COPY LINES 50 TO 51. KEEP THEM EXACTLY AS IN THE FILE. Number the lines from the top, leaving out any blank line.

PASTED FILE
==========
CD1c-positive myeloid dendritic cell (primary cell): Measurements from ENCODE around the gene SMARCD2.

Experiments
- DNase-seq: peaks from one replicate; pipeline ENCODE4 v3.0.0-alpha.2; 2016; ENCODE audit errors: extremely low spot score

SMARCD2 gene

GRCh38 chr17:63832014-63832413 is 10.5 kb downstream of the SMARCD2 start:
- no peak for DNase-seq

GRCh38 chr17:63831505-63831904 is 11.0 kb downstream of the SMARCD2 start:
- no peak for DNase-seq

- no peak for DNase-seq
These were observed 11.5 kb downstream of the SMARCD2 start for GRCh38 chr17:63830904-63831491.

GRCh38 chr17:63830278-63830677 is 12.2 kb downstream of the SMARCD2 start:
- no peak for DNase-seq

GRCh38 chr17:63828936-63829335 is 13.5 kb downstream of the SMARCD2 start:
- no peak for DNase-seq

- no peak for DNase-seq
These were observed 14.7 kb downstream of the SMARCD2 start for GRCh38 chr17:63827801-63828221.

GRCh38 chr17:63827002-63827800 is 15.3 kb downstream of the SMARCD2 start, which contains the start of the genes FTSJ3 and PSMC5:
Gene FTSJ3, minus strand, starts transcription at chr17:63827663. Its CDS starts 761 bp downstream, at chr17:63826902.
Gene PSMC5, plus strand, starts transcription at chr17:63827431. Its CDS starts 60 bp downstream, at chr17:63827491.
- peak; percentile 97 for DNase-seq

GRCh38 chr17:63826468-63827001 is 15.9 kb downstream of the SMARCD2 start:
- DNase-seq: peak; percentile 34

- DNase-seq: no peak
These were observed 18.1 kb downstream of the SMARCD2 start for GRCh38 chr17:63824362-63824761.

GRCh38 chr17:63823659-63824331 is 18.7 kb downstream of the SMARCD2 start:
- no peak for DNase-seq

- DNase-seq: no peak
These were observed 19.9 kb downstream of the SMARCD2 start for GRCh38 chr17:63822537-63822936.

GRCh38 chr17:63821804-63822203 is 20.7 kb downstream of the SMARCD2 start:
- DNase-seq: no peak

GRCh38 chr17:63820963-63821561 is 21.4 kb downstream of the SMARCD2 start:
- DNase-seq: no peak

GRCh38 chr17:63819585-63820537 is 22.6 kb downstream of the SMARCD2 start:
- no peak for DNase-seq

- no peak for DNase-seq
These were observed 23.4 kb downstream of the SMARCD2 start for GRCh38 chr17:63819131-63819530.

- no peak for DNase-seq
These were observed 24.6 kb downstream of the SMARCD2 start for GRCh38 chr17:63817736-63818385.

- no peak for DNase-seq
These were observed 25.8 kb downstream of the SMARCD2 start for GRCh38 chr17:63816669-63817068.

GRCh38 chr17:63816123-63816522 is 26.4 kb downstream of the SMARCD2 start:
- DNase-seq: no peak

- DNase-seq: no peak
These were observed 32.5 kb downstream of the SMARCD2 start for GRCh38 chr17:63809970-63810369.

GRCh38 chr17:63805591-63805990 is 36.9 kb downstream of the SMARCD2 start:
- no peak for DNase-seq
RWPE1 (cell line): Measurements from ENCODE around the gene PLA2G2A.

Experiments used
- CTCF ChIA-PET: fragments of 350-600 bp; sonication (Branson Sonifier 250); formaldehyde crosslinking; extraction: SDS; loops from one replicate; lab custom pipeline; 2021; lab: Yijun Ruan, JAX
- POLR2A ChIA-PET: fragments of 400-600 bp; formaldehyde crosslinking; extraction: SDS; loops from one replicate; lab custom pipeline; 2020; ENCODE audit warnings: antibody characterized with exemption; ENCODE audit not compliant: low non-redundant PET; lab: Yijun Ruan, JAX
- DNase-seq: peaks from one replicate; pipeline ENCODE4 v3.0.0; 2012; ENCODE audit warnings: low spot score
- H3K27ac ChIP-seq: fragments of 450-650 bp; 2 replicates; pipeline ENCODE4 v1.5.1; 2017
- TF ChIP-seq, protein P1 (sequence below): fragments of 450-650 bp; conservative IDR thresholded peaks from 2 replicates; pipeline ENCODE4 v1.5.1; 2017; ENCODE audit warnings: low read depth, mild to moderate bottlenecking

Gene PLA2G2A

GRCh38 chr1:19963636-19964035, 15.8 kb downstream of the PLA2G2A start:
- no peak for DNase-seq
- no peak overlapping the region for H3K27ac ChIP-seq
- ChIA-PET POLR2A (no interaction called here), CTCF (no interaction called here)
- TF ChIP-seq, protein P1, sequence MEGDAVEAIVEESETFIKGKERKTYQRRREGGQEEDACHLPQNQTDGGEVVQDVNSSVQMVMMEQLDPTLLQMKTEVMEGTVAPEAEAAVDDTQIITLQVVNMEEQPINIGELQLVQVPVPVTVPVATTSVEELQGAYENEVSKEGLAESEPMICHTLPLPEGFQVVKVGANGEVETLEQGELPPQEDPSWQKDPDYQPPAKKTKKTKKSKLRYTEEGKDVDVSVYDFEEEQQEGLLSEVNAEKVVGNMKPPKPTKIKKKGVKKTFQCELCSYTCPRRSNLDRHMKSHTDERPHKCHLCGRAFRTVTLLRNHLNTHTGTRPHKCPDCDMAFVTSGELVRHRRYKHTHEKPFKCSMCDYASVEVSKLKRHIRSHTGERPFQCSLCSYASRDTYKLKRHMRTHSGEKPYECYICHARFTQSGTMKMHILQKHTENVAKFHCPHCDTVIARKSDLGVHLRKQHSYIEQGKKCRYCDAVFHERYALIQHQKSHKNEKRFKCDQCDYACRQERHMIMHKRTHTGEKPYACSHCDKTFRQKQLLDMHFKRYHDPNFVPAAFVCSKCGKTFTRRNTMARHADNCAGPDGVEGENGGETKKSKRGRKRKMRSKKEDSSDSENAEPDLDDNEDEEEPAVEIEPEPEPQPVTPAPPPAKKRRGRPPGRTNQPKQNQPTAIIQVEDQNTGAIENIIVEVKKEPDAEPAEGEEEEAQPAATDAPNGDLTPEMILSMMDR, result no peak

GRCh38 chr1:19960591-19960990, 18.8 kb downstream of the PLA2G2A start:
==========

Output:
- POLR2A ChIA-PET: fragments of 400-600 bp; formaldehyde crosslinking; extraction: SDS; loops from one replicate; lab custom pipeline; 2020; ENCODE audit warnings: antibody characterized with exemption; ENCODE audit not compliant: low non-redundant PET; lab: Yijun Ruan, JAX
- DNase-seq: peaks from one replicate; pipeline ENCODE4 v3.0.0; 2012; ENCODE audit warnings: low spot score